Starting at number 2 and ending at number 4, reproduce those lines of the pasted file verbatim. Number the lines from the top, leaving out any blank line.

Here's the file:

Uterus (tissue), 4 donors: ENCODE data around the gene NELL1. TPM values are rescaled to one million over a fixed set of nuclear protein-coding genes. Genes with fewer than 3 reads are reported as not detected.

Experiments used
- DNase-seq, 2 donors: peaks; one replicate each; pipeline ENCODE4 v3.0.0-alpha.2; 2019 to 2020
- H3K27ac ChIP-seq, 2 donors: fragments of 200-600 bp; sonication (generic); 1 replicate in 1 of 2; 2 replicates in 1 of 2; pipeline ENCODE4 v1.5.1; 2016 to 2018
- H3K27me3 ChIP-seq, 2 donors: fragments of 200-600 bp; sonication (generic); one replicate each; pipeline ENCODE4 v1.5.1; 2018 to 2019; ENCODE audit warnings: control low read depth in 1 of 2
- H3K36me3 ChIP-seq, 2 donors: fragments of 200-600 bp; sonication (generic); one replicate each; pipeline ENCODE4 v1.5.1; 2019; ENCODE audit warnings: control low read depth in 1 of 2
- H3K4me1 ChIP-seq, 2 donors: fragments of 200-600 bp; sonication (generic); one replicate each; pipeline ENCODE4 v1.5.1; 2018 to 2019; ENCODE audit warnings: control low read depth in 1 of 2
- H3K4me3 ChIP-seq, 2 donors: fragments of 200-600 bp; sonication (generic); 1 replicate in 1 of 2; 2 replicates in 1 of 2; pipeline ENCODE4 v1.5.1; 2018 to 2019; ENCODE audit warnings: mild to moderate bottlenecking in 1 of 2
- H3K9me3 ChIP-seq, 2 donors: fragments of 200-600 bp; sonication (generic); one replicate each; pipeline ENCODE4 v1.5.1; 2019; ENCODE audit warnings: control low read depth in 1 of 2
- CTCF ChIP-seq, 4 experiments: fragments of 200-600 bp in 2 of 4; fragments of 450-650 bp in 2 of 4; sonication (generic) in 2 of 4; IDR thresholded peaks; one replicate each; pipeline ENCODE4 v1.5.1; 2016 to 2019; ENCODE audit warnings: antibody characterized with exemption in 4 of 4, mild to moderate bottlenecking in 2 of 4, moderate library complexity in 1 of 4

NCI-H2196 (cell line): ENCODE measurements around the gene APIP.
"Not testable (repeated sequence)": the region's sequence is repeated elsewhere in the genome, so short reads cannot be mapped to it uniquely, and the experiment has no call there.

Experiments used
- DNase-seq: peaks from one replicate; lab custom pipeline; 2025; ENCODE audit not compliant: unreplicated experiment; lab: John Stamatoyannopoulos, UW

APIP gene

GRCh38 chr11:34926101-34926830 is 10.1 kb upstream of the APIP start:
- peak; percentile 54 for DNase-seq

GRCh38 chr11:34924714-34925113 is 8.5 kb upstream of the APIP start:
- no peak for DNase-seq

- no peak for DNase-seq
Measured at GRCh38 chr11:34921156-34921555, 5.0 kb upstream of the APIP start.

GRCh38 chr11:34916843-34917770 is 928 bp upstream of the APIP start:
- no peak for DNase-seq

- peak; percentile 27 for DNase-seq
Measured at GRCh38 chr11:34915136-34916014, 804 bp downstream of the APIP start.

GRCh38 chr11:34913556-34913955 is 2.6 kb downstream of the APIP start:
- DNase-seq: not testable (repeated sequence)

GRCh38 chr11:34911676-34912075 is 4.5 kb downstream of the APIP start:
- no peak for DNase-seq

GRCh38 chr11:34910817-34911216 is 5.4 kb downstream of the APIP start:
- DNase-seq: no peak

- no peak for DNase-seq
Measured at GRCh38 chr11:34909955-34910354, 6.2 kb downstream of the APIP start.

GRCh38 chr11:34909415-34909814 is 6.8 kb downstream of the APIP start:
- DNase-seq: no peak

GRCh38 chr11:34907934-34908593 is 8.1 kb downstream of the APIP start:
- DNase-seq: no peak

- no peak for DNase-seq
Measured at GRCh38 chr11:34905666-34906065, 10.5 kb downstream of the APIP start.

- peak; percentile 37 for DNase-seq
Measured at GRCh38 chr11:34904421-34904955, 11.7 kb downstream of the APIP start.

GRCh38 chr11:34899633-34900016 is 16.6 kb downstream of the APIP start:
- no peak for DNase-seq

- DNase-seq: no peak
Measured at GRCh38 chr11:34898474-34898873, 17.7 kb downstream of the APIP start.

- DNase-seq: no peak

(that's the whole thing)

Experiments used
- DNase-seq, 2 donors: peaks; one replicate each; pipeline ENCODE4 v3.0.0-alpha.2; 2019 to 2020
- H3K27ac ChIP-seq, 2 donors: fragments of 200-600 bp; sonication (generic); 1 replicate in 1 of 2; 2 replicates in 1 of 2; pipeline ENCODE4 v1.5.1; 2016 to 2018